Brand Building and the Impact of Social Media
When asked about brand building strategies, marketers in a recent Forrester survey said that search and social media were neck-and-neck. Search won by a nose thanks to business to business marketers who rated social media lower than business to consumer marketers. But overall, it’s clear that social media is having a big impact.
Digging a little deeper we see that online video is hot with the B2B crowd (who knew) while mobile is the weapon of choice for B2C.
Forrester’s “How Social Media Is Changing Brand Building” report points out that there are issues that keep social media from being the be all and end all of marketing. First, scalability. No matter how many Facebook fans you have, you’re still only reaching a small portion of the audience. Second, social media is fragmented. All those tiny bits of information getting passed by RT’s and shares, evolving and changing with every step. It can be easy to lose control of the message. Which brings us to number three: “a social strategy is only as good as the brand strategy behind it.”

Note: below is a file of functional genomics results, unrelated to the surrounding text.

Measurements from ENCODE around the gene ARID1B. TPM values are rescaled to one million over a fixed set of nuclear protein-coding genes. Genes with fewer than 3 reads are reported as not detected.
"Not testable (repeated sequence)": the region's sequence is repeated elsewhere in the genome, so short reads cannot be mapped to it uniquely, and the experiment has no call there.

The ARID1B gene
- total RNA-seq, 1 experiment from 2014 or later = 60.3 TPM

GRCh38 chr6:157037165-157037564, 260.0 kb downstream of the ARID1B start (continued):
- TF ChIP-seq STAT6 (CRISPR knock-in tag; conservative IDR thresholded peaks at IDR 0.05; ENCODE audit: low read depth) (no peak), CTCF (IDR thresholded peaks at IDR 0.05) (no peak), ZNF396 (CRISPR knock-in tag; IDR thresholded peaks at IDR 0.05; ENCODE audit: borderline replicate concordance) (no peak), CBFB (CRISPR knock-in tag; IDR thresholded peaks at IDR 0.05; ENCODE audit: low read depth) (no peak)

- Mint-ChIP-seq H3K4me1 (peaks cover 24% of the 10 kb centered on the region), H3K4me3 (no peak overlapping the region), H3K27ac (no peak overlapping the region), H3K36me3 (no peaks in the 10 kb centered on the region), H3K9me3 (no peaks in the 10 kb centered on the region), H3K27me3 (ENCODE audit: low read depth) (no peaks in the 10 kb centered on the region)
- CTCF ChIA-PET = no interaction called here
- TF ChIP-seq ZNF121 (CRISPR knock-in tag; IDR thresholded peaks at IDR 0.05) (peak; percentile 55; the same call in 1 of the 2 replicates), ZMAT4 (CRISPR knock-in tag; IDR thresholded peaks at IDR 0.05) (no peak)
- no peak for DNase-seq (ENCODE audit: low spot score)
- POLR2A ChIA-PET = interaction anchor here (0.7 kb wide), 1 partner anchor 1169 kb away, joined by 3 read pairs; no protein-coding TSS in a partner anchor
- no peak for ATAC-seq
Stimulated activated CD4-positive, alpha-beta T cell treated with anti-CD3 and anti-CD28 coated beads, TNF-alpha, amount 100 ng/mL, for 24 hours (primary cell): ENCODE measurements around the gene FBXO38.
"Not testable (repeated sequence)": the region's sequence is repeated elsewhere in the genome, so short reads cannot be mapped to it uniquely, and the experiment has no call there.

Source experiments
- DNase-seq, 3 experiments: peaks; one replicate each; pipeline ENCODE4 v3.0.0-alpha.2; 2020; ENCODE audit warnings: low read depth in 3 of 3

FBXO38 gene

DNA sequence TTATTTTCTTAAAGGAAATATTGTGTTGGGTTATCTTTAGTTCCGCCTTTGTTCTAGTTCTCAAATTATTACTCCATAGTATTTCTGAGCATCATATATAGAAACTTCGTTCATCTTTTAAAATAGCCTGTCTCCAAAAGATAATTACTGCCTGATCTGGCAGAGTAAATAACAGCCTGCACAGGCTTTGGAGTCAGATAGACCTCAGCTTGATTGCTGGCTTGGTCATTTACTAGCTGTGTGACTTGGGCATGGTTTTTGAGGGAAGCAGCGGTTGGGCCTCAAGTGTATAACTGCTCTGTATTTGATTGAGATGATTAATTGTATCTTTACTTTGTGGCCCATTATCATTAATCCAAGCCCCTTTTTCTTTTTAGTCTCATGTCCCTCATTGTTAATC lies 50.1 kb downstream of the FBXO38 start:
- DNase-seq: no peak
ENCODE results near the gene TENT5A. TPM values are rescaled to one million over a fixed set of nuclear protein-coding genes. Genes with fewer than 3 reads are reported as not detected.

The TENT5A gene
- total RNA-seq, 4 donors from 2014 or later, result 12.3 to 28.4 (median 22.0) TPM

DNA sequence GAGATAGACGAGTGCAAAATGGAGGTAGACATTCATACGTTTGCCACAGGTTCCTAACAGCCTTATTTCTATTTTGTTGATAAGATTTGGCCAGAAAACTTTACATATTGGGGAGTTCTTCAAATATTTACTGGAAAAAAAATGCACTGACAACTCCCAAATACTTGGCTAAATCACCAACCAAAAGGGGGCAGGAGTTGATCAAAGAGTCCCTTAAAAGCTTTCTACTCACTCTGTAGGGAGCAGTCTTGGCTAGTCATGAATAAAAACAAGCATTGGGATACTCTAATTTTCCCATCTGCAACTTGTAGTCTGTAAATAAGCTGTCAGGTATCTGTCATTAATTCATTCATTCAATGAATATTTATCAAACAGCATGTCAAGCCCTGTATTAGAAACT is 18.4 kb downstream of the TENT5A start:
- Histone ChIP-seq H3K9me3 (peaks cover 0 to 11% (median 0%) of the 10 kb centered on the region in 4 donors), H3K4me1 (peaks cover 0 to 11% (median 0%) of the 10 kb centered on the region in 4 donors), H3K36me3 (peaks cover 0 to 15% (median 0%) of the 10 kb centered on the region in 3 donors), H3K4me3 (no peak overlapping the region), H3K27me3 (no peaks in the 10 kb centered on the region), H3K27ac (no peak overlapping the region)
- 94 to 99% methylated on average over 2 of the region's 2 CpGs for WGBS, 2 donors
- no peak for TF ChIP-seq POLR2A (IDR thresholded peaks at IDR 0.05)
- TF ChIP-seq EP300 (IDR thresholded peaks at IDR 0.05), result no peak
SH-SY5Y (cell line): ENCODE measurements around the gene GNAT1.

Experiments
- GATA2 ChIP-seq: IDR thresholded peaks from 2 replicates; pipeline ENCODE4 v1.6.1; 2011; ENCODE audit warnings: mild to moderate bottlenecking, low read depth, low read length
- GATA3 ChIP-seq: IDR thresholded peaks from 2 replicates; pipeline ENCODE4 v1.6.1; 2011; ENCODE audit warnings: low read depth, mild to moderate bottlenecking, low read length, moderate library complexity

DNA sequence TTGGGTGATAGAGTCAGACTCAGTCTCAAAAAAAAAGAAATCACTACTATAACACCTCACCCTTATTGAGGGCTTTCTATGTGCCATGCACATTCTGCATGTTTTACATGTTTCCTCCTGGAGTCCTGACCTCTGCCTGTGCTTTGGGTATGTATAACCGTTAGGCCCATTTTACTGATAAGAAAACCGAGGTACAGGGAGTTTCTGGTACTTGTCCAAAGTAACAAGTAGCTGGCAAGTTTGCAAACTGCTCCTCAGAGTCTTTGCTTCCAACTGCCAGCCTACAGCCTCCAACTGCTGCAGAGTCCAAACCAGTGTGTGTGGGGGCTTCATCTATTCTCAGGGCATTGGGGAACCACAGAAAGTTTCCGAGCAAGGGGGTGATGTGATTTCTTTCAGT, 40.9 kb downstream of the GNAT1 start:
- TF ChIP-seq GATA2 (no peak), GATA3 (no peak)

We’ve talked before about how much of what we see in social media is spaghetti on a wall. Half of the B2C marketers Forrester surveyed said they weren’t sure how to capitalize on social media for brand building but you can bet that hasn’t stopped them from going all out.
There is no one way to succeed, but we do know that there are two critical points — trust and emotion. Social media campaigns are an excellent way to show your customers that you’re human. Use it to highlight the faces that make your company great, the good works you do for the community and the factors that motivate you to keep on going.
People like to buy from people. All things being equal, they’d rather buy a wildebeest from a family-run business who supports the local Little League team than a faceless corporation known for their environmental faux pas.
The most important line in the Forrester report is this: “social media is necessary but not sufficient for brand building.” Never lose sight of the fact that a good marketing campaign is made of a variety of components that all work together. Use Facebook to promote your YouTube video. Use YouTube to send people to your blog. Use your blog to close the sale.